Sylvia Poggioli

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White House chief strategist Steve Bannon is known to have cultivated ties with far-right parties in Europe, like the National Front in France. He also seems to have forged an alliance with Vatican hard-liners who oppose Pope Francis' less rigid approach to church doctrine. The New York Times reported this week on Bannon's connections at the Vatican.

Italy has been described as the world's biggest open-air museum.

And with illegally excavated antiquities, looting of unguarded, centuries-old churches and smuggling of precious artworks, it's also an art theft playground.

But thanks to an elite police squad, Italy is also at the forefront in combating the illicit trade in artworks — believed to be among the world's biggest forms of trafficking and estimated to be worth billions.

At a busy office in central Rome, the man who oversees Italy's national network of committees that process asylum requests sits behind a desk with tall piles of folders.

Angelo Trovato says each committee has three members — representing police, local authorities and the United Nations refugee agency, UNHCR.

"Each applicant is interviewed by one committee member," says Trovato. "But when it comes to deciding the destiny of an individual, the decision can't be by a single person. It must be reached collectively."

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Pope Francis turned 80 this month, at the end of what has been a busy year.

He made six foreign trips and oversaw many events and ceremonies with millions of pilgrims throughout what he proclaimed the Holy Year of Mercy. The year was also marked by the pope's efforts to heal divisions within the Christian world and tackle dissension within Catholicism.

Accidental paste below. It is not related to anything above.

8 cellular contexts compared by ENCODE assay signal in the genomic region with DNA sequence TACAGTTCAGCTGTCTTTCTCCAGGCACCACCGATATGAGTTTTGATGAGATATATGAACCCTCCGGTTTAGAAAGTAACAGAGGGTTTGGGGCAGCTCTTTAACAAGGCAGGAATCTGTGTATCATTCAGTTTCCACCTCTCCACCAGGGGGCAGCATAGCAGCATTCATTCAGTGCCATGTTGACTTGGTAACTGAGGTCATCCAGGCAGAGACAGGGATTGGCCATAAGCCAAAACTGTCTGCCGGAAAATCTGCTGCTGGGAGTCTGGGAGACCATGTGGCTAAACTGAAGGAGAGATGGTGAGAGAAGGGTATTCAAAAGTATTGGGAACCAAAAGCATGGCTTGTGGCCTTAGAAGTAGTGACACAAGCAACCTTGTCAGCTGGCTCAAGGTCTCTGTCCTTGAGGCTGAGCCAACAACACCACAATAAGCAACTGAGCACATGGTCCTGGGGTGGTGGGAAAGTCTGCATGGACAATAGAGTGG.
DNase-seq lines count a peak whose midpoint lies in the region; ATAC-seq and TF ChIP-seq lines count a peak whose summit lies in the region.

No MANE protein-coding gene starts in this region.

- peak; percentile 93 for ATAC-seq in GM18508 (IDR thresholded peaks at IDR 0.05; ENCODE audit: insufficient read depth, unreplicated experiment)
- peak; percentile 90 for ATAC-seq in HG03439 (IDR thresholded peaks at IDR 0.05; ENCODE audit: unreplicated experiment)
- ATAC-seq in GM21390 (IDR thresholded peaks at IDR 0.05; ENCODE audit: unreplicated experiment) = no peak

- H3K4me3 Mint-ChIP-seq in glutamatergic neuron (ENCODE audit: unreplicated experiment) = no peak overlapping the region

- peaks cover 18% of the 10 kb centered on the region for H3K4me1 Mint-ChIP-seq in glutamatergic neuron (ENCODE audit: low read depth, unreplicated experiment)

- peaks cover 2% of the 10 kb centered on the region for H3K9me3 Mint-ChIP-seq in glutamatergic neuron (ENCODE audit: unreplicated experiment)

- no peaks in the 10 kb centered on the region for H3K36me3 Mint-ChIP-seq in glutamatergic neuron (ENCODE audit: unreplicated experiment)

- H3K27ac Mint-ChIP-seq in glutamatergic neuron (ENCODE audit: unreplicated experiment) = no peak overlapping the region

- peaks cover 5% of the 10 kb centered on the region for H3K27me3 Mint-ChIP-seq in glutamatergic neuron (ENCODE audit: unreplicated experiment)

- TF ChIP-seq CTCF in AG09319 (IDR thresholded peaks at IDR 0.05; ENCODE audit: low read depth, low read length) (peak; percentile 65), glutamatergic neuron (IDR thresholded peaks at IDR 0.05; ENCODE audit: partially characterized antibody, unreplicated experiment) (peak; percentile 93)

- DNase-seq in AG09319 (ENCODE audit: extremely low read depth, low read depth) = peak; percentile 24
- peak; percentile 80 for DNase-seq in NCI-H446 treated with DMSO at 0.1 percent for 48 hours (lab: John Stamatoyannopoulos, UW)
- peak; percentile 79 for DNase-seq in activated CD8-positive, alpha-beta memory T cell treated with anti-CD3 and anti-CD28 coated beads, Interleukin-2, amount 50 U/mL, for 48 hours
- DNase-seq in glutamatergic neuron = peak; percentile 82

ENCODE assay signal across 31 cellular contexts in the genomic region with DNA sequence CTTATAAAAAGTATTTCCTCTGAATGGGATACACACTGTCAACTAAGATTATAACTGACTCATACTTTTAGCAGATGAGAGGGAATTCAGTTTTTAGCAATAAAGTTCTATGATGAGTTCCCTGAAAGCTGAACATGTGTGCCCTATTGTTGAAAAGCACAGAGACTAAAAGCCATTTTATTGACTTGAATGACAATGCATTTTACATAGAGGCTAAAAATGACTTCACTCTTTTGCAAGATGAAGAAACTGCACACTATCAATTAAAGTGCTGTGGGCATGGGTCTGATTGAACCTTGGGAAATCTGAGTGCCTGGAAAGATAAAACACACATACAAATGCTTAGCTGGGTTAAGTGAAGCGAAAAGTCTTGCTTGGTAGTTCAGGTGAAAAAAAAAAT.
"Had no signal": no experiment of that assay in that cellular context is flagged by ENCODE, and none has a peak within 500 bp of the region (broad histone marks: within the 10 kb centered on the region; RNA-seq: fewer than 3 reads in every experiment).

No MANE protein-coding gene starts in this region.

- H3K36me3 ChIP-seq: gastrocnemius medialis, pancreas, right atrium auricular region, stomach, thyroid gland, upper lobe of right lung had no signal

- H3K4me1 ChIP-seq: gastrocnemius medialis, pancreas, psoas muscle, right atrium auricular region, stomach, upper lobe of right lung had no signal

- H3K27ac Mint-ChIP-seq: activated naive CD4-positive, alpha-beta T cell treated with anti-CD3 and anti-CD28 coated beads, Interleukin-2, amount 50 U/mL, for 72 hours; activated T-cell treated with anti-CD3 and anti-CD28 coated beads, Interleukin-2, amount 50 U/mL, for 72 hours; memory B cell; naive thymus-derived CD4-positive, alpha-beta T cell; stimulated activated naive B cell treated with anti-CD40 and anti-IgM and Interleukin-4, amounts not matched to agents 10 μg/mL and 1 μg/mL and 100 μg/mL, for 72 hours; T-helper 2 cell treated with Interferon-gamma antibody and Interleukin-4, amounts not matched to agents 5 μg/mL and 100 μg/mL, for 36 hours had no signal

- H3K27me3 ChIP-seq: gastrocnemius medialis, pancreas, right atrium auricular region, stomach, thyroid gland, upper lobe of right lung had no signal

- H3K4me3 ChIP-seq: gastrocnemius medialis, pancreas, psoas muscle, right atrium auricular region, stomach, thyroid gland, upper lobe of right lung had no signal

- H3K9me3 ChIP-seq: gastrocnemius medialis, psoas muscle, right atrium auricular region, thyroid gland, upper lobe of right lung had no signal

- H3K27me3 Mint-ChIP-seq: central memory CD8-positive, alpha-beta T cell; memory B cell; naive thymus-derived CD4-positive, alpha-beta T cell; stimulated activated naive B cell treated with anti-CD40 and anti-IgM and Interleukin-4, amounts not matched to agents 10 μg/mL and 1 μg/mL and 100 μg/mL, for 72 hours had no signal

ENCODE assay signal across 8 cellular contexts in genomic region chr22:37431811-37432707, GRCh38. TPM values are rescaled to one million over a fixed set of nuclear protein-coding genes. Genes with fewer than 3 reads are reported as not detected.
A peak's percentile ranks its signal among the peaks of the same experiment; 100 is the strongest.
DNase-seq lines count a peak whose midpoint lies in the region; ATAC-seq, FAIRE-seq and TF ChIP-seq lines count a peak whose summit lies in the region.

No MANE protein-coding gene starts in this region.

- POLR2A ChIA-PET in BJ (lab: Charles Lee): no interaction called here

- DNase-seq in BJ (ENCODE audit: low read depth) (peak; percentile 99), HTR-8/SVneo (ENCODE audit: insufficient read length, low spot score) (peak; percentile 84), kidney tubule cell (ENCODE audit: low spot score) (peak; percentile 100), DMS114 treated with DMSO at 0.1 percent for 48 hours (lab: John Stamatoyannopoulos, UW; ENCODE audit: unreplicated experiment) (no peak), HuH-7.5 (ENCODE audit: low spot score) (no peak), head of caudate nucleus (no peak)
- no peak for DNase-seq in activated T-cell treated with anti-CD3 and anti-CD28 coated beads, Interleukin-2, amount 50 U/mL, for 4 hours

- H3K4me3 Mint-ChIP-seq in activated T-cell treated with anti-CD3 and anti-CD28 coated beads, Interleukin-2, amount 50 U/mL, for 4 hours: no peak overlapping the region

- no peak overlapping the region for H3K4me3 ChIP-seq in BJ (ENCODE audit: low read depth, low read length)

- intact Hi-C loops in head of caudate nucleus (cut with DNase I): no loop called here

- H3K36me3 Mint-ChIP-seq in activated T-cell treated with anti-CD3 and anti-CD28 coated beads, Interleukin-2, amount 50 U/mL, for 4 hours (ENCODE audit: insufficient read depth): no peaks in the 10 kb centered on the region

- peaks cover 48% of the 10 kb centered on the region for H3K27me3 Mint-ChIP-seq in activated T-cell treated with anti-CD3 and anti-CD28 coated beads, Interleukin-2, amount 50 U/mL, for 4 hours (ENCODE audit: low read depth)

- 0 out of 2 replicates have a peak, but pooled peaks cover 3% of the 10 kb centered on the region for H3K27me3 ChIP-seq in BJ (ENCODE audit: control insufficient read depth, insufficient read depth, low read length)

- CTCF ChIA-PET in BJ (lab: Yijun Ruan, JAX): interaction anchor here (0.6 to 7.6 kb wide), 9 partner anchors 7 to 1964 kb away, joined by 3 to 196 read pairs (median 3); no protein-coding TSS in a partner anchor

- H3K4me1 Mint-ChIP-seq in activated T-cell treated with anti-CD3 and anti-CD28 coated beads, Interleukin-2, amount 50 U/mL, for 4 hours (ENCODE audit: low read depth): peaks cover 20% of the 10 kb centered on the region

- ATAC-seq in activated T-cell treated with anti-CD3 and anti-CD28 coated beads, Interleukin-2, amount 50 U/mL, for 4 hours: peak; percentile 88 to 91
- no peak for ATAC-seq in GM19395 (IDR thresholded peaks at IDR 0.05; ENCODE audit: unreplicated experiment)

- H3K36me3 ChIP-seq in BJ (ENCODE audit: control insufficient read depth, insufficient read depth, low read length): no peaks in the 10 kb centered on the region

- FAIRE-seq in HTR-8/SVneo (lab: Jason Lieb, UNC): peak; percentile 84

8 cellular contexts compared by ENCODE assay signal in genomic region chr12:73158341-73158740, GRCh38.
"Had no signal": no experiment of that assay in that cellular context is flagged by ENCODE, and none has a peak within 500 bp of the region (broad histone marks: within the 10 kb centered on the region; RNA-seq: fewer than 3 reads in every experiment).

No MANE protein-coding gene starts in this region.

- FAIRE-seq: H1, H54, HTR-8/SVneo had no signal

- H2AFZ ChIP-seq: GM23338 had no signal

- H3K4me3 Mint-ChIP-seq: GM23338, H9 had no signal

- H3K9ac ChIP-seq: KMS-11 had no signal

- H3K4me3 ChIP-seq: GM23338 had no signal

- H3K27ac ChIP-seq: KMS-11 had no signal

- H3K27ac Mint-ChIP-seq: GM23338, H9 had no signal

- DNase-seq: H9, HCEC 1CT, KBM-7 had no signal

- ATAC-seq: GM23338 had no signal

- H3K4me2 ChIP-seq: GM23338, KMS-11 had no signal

The thrust of Francis' international outreach this year was ecumenism — what's known as Christian unity.

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She was one of the great female protagonists of the late-Renaissance art world. Forgotten in the 18th and 19th centuries, she was rediscovered in the 20th as a feminist icon.

Thirty paintings by Artemisia Gentileschi are on view at Rome's Palazzo Braschi, in a major new exhibit running through May 7, 2017, that aims to showcase the female artist as a great painter — one of the most talented followers of Caravaggio.

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Italy is headed toward a period of political uncertainty following voters' crushing rejection of constitutional amendments and of their champion.

The 41-year-old Prime Minister Matteo Renzi is slated to hand in his resignation Monday after only 2 1/2 years in office and after acknowledging his stinging defeat in Sunday's referendum.

Just over an hour after the polls closed, Renzi appeared before the media.

Usually brash and confident, he held back tears acknowledging defeat.

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Europeans are anxiously watching Italy where a Sunday referendum on constitutional amendments could bring down the government and make it the latest casualty of the anti-establishment wave sweeping the West.

Italians are being asked to vote "yes" or "no" to constitutional changes aimed at bringing the Italian political system more in line with the European norm.

The changes involve sharply reducing the size of one of the chambers of parliament, the Senate, shifting its powers to the executive, and eliminating the Senate's power to bring down government coalitions.

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